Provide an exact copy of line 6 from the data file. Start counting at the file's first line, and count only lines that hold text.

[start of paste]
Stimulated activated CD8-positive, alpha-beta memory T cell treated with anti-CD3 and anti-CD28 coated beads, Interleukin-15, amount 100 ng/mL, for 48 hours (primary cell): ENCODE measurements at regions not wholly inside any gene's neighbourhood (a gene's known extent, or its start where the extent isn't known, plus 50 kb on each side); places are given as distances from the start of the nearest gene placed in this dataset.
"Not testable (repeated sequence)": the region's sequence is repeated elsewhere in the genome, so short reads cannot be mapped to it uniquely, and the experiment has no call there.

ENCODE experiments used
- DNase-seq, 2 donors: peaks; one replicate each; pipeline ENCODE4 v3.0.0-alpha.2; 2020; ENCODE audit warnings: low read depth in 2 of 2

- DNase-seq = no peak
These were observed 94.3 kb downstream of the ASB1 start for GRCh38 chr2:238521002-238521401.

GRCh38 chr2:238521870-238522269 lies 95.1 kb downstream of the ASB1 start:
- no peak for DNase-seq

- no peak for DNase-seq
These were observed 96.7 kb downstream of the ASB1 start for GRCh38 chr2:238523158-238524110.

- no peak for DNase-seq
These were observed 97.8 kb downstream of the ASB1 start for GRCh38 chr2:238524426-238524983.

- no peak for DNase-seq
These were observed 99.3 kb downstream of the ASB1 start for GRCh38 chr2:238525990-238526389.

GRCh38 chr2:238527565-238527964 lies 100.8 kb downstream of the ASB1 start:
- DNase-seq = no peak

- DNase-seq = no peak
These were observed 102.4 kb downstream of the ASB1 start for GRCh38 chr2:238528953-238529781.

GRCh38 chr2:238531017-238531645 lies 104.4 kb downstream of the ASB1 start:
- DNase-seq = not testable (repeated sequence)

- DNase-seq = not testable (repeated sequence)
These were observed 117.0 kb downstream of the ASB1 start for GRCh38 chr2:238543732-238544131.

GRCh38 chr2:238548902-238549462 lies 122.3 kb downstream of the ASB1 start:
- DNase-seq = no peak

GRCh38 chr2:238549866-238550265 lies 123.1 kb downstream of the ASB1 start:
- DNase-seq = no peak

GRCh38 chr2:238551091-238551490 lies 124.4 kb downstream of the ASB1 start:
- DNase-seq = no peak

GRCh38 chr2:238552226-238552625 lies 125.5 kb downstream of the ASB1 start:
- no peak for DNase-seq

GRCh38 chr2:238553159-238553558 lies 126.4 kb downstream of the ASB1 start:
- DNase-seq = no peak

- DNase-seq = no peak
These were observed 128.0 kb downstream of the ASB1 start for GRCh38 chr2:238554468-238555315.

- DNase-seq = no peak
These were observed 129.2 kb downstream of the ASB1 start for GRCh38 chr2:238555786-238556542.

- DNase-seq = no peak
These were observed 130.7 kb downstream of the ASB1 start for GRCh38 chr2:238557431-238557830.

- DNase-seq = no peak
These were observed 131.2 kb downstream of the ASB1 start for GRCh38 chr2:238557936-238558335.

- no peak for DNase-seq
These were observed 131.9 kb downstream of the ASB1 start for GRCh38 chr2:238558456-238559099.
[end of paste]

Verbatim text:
These were observed 94.3 kb downstream of the ASB1 start for GRCh38 chr2:238521002-238521401.